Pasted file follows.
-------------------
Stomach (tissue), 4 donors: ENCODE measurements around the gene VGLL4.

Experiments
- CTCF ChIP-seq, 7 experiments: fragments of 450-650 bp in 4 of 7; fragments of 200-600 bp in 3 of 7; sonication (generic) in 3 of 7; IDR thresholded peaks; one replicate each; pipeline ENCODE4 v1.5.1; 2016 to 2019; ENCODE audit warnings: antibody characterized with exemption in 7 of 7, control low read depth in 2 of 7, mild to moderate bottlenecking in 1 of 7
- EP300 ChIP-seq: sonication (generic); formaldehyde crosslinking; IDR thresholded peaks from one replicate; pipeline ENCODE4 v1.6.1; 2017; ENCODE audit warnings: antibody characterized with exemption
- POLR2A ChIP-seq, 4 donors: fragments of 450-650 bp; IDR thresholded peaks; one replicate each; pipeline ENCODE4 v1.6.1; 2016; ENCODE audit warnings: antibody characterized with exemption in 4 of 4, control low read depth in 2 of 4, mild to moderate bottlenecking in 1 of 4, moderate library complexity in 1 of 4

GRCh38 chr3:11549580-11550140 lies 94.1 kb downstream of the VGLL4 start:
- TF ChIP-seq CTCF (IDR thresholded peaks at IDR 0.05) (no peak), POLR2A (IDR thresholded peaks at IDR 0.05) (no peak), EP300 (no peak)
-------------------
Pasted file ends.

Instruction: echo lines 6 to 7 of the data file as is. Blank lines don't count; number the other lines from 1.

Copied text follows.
GRCh38 chr3:11549580-11550140 lies 94.1 kb downstream of the VGLL4 start:
- TF ChIP-seq CTCF (IDR thresholded peaks at IDR 0.05) (no peak), POLR2A (IDR thresholded peaks at IDR 0.05) (no peak), EP300 (no peak)